Hawk-Woods Gripper Battery System Review


The world’s first clip-on battery system for 15mm bar rigs






At a glance:

• Doesn’t require any mounts. Battery clips directly onto 15mm bars
• Comes in two power sizes: 75w and 100w
• Each battery has two D-tap connections
• LED power light indicator



World’s first clip-on battery system


The Gripper battery is hailed as the world’s first clip-on battery system for 15mm bar rigs. To mount it, you need nothing more than the battery itself – a welcome feature when you compare it to larger batteries that require (mostly expensive) mounts to get them secured.

At first I was rather sceptical as to how secure the battery would be, since there are no clamps to tighten, no screws to turn – in fact, no adjustments whatsoever. However, I was pleasantly surprised by just how secure the battery feels once it’s in place. I’d happily put my faith in it to remain still and steady on the rails even during the most erratic camera movements, thanks to the rubber in-soles on the rail huggers. Relatively little pressure is needed to slot the battery onto the rails; just a firm press will get it locked into position.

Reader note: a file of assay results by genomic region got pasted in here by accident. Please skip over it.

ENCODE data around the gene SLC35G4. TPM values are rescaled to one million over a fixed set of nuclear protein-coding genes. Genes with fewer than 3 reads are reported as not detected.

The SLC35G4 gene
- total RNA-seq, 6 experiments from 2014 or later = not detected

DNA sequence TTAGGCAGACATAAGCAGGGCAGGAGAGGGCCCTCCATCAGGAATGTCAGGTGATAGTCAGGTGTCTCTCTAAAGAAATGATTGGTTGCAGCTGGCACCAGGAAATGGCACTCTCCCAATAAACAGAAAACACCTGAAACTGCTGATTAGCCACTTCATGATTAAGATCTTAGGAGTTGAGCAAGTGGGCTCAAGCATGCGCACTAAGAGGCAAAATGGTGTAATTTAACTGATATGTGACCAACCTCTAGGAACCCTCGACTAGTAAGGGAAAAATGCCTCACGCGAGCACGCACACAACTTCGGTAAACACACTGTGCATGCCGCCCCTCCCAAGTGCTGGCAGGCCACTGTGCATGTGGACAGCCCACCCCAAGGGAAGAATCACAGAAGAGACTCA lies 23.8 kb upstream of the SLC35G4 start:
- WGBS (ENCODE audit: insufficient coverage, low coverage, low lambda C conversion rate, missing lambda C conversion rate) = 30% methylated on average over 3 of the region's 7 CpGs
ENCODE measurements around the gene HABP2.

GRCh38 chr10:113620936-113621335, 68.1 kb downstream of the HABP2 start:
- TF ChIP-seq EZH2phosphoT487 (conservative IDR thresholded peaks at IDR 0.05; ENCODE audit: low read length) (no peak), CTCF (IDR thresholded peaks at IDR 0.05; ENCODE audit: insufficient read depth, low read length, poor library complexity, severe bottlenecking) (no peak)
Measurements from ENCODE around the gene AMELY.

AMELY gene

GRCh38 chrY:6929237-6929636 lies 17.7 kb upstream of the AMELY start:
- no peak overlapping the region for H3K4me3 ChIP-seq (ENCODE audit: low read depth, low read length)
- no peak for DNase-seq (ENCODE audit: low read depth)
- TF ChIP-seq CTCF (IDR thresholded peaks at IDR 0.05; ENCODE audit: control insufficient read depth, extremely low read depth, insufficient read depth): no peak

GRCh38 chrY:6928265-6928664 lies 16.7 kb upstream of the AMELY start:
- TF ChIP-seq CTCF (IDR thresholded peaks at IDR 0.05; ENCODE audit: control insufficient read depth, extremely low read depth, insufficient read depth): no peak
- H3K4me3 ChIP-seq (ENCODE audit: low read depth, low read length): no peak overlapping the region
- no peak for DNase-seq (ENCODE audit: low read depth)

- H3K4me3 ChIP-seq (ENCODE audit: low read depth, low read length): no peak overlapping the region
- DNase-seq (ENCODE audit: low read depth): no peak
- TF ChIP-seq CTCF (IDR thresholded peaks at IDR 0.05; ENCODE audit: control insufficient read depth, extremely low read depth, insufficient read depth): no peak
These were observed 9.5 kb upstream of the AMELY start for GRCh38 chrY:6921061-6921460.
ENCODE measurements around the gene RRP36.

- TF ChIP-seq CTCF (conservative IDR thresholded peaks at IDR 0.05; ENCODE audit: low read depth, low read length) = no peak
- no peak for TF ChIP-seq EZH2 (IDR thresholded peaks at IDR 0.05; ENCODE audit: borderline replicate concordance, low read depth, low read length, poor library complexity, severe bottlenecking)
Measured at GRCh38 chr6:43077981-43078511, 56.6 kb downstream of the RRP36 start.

The red rubber in-soles keep the Gripper battery firmly attached to the 15mm rods.



You’ll notice that the Gripper batteries have a relatively low profile, which should help with stability when operating a camera on the shoulder, aiding the user in achieving in a lower centre of gravity. For the larger cinema cameras, putting on a V-Lock battery shouldn’t greatly alter the camera’s balance, but when you’ve put one of those on cameras smaller than, say, a Sony FS7, you’re really going to feel the difference.





The battery comes in two flavours, 75W or 100W; both measure at 14.4V, support up to a 7amp draw and are flight safe. As a rough guide, the 75W battery will power a 10W camera for around 7 hours. Alternatively, it could power the Zacuto Gratical Eye EVF for around 14 hours. On the side is a four-LED power indicator, so you can easily judge how much juice you have left.